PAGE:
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When You’ve Never Been This Way Before

In Joshua 3, Joshua is ready to lead the Hebrews across the Jordan River into the land of Canaan. He instructs the people to follow the Levitical priests who would carry the Ark of the Covenant. Joshua tells them to stay close, but not too close, “in order that you may know the way you shall go, for you have not passed this way before” (Joshua 3:4).


Joshua was encouraging the people, because they were getting ready to enter new territory, a land they had never visited, ground upon which they had never set foot. Sometimes we all need that encouragement; because there are many times we face life events that are new, foreign or uncomfortable. How many times have you said, “I’ve never passed this way before?”  


When you go on vacation, are you the type of person who goes online, makes all your hotel reservations ahead of time, gets your GPS all pre-programmed, you have several maps in your car just in case your GPS goes down, and you have your vacation agenda all typed out and distributed to the rest of the family ahead of time? Well, if that’s you--then praise God! That’s great. But in life, as much as we try to map it all out ahead of time, we tend to have surprise after surprise, don’t we? Because we’ve never been this way before. 


Have you ever personally led someone to a relationship with Jesus? No? So you’ve never been that way before. Have you ever volunteered to serve in the children’s ministry? No? So you’ve never been that way before. If you’ve never been married, it just means you’ve never been that way before. But that doesn’t mean you can’t go that way in the future! It doesn’t mean you can’t lead someone to Christ now--just because you haven’t before. It doesn’t mean you can’t volunteer and serve in some ministry now--just because you haven’t gone that way before!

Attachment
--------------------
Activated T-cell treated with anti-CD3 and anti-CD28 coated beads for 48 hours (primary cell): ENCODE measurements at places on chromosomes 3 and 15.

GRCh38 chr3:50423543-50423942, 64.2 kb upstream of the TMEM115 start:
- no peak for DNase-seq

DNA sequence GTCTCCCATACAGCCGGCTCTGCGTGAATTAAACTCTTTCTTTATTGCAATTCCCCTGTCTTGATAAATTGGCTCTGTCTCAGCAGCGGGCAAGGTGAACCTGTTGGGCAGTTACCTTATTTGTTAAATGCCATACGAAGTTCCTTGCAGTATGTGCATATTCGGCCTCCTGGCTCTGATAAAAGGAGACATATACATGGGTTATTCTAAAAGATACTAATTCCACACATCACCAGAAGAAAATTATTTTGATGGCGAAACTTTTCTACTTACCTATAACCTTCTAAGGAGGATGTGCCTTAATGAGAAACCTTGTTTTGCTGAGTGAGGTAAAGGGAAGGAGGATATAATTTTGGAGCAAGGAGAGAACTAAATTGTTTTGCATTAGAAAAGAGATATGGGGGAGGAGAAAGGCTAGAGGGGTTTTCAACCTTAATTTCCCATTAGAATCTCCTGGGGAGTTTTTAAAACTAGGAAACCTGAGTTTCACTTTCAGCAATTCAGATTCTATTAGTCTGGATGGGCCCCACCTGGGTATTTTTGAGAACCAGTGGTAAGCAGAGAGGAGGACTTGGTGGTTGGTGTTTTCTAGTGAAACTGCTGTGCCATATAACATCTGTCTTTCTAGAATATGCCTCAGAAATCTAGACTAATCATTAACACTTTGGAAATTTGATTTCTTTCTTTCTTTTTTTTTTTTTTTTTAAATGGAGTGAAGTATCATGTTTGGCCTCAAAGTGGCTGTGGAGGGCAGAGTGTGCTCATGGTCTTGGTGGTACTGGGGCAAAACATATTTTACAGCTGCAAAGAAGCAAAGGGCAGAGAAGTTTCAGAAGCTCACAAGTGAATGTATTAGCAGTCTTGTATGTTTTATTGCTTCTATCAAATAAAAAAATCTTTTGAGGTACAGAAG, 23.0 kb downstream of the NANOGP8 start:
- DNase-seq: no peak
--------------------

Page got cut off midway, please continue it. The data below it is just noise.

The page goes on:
Imagine how boring life would be if we only went places we’ve been before! That’s called “Groundhog Day” (for those familiar with that movie). Sometimes we have to step across the Jordan River into some new lands--and we do it together as a community of faith just like the Israelites.


In the very next verse in Joshua 3, Joshua tells the people, “Consecrate yourselves, for tomorrow the Lord will do amazing things among you” (Joshua 3:5). Wouldn’t it have been incredible to be there for that moment in the history of Israel? Your parents risked everything by leaving Egypt. They passed on this bold faith to you. Moses and that entire generation before you did not get to enter the Promised Land, but they talked about it. They dreamed about it. They yearned for it. And now the day has come where you get to step foot on the soil that symbolizes a whole new beginning for you, your family, and your people.


Did God do amazing things among the people in the past? You bet He did! He led the previous generation through the Red Sea. He guided them with a cloud by day and a pillar of fire by night. He rained down manna from heaven. But this same God who did all of those amazing things in the past wasn’t finished yet! Joshua is saying to the people--“This same God who did all of these amazing things in the past--you remember Him?? Well, get ready, because He’s about to do even more amazing things among you now!”